Last edited by oldred; 09-08-2005 at 01:06 PM.
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Old 09-09-2005, 08:18 AM
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Thanks guys,

I realize the correct answer is "it depends" that's the answer for most questions in life. Since I'm about to go buy a bottle I choose the same philosopy as I did for the MIG. 110 would do for most of what I do but I took the 220V machine for the extra capacity.

Looks like I'll go find a 40CU ft cylinder that 20 at Tractor supply doesn't look like such a good deal any more.
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Old 09-09-2005, 08:29 AM
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Aminga, actually Tractor Supply is a very good place to get your gas and they should have any size tank you need in stock, at least the two here locally stock large tanks. Their prices are fair and most are open on Sunday which seems to be the most popular day to run out
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Old 09-09-2005, 11:16 AM
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I went with a 40 and have been very happy with the time between refills. Since I got my MIG I have been welding quite a bit on a lot of projects and it seems to last a long time for me. The best tips are mentioned above. Set the regulator where it really needs to be and remember to turn it off when you are done, I'm a believer that more gas is wasted than used if you don't do those things, my neighbor uses twice as much gas as I do and welds half as much, most of the time because he forgets to close the valve at the end of the days welding.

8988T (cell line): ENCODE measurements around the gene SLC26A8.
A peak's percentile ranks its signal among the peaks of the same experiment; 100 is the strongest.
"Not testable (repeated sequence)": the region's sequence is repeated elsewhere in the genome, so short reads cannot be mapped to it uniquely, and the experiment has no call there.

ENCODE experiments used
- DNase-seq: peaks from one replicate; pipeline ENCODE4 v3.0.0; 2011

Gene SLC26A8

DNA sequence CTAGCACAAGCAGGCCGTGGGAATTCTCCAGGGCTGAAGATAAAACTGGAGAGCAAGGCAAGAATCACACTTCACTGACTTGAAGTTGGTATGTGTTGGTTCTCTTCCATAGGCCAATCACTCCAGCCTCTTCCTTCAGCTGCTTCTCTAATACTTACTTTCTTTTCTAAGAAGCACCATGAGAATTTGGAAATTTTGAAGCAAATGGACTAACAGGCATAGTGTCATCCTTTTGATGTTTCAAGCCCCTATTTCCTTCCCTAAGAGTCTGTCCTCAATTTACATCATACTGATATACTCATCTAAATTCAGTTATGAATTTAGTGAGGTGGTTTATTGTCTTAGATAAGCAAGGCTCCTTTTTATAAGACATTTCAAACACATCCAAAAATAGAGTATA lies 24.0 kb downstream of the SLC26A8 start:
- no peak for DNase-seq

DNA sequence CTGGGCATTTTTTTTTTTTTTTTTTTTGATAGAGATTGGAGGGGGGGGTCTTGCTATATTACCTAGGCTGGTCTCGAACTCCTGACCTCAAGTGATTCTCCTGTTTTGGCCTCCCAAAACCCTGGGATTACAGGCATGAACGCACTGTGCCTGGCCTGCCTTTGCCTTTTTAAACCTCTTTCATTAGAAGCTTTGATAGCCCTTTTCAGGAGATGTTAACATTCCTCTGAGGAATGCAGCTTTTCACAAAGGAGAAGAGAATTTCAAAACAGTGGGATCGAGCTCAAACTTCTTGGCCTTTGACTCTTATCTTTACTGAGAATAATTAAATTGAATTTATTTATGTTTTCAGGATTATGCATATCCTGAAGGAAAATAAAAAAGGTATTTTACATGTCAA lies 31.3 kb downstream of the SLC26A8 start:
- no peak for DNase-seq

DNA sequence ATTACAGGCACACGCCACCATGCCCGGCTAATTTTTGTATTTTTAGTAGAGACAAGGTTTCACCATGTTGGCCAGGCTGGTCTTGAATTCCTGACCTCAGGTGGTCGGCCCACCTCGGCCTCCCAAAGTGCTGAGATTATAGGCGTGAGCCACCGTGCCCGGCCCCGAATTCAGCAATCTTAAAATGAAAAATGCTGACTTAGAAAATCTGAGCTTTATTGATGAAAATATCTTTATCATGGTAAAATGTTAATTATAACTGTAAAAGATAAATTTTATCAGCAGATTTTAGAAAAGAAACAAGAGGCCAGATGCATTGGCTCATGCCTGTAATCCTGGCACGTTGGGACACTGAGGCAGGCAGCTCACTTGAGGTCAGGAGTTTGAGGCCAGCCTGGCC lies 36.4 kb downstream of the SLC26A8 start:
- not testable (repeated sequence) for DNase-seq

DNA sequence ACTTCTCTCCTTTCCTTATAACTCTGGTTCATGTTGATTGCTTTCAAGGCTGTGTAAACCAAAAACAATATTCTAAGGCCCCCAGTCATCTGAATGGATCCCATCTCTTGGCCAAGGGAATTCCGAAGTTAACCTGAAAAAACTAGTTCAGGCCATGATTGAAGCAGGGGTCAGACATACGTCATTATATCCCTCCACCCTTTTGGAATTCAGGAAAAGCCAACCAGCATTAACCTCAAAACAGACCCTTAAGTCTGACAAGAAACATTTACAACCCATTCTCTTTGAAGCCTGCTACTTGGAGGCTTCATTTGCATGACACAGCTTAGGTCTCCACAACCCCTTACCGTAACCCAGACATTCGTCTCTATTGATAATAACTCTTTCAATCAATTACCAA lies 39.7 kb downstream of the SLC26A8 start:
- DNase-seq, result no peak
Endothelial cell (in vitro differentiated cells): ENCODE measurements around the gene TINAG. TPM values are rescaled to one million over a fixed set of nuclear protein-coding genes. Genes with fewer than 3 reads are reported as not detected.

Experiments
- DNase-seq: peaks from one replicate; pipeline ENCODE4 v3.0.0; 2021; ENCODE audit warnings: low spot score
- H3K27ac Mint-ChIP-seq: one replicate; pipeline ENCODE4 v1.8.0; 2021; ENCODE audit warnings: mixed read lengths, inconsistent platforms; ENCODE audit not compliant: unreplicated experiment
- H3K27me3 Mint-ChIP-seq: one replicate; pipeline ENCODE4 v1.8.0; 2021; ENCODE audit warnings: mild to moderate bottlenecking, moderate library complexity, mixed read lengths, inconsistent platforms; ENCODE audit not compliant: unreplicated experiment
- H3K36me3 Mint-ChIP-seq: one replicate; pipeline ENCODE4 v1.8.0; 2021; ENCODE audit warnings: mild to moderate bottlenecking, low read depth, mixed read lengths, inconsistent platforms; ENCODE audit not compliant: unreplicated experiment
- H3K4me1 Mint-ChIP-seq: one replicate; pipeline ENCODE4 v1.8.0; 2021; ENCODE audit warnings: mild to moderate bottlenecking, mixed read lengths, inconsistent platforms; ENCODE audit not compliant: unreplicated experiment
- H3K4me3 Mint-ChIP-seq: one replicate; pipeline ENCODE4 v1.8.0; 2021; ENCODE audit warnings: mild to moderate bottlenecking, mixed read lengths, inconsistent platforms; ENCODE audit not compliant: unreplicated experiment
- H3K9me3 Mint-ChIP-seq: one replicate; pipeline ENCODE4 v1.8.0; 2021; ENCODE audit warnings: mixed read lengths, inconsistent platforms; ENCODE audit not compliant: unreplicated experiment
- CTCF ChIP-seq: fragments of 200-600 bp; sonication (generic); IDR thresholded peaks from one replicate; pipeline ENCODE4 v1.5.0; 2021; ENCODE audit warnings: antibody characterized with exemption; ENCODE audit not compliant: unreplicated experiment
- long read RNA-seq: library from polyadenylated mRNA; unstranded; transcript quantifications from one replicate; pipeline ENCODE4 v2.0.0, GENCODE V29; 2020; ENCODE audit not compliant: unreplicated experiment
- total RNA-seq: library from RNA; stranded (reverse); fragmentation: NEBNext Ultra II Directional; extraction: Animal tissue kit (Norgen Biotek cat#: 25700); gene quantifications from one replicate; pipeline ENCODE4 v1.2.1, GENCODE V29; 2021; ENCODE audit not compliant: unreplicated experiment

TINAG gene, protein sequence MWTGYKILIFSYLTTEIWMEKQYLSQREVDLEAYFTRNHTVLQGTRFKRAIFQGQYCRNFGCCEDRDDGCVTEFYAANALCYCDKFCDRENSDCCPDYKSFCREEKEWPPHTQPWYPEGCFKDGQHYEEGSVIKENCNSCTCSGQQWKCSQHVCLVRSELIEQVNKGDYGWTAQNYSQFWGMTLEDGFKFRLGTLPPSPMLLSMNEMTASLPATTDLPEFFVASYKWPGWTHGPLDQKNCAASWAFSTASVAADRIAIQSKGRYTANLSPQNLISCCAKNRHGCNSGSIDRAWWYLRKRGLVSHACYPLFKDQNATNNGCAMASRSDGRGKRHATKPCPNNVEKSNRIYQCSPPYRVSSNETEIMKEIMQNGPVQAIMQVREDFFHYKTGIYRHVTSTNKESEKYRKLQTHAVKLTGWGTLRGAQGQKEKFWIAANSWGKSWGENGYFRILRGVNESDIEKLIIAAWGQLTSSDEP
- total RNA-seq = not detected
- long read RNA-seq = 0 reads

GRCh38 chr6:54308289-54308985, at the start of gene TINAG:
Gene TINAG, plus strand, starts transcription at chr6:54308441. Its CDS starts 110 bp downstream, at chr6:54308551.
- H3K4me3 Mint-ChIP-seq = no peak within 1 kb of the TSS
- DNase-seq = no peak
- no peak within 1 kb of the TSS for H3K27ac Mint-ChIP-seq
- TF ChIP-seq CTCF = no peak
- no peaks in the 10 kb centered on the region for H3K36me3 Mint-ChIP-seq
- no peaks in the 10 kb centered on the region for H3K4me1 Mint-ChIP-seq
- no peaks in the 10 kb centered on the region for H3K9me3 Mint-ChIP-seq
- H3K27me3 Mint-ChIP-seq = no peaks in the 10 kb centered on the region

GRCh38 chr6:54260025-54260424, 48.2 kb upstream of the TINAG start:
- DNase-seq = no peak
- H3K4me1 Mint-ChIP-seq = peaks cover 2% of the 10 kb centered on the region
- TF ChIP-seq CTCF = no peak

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Old 09-09-2005, 03:34 PM
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Quote:
Originally Posted by oldred
Aminga, actually Tractor Supply is a very good place to get your gas and they should have any size tank you need in stock, at least the two here locally stock large tanks. Their prices are fair and most are open on Sunday which seems to be the most popular day to run out
You're right. Turns out the sell 2 20 Cu ft cylinders. A weldmate brand, sold instore full and the gaspony. brand. The gaspony is a bit cheaper. Thanks.
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Old 09-09-2005, 03:36 PM
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Quote:
Originally Posted by LanceM